Perspective

Women’s History Month: Female STEM professionals take stage

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About the Author

Rose Bechtold, Communications Specialist | Rose comes from a journalism and technical writing background. She is in her element while in research mode and naturally immerses herself in expert knowledge by interviewing staff members about new subjects. In her spare time, Rose practices plein-air sketching of buildings and random scenes around town.

 

Since March is national Women’s History Month, we spoke to our talented female engineers and associates on what inspired them to pursue careers in the architectural/engineering/construction industries. Were they inspired by a teacher? Do they have professional experiences they want to share? This is the first of a two-part post highlighting their origin stories.

 

Gaelyn Krauser

Senior Project Manager

Seattle

(above photo: Gaelyn Krauser during a site visit)

I pursued a career in engineering because I like solving problems and coming up with a solution. Engineering at its most basic is just problem solving. That was how a professor explained it to me in college and that really resonated with me. The STEM programs were pretty limited for me growing up; it’s so great to see how many are available now. I would urge young girls/women to take advantage of these programs and learn about the different options in engineering – it is a vast field! The ACE mentoring program is a great option for those interested in buildings as it provides an overview of all the disciplines involved in building design – Architecture, Construction and Engineering (Structural and MEP).

 

Mary Klepin

Project Manager

San Diego

You could say it was in my genes to be an engineer. My grandpa was an engineer, my dad was an engineer, and I am now an engineer.  But the first person who really pushed me down this path was my 8th grade advanced algebra teacher. He knew I excelled at math and encouraged me to become an engineer. Since 8th grade, I looked at different types of engineering, but it wasn’t until 11th grade in art history class that I knew I wanted to become a structural engineer. I loved studying the ancient buildings that are still standing today inspiring society. And I knew that I wanted to help design these structures, to one day inspire future generations.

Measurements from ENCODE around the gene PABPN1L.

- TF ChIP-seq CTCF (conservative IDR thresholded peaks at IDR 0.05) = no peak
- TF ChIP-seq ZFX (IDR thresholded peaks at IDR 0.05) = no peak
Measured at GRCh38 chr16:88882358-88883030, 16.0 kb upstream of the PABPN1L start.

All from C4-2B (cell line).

Blanca Flores

Project Engineer

San Diego

My inspiration for pursing a degree and profession in engineering, specifically in structural, stems from an early childhood interest in design. From a young age I’ve always found design and construction of buildings and bridges intriguing and down right mind blowing. In particular, having grown up in San Francisco and vividly recalling the Loma Prieta earthquake of 1989 was a huge catalyst for pursing a profession in the mathematics and science field (as you can see from the pictures I have a seismically sound structure). Fast forward to high school where I was getting ready to apply for universities, at this point I thought: “okay architecture is great, I think I’ll give that a go, BUT I really want to challenge myself and see if I can find something more involved in physics and mathematics.” My counselor suggested engineering and that’s ultimately how I ended in structural. I did note early on that the field is male-dominated but that just refocuses my energy to work harder and stay focused. Ultimately, I’m proud to say: “yeah I can still be a bad@#$ amongst all the men.”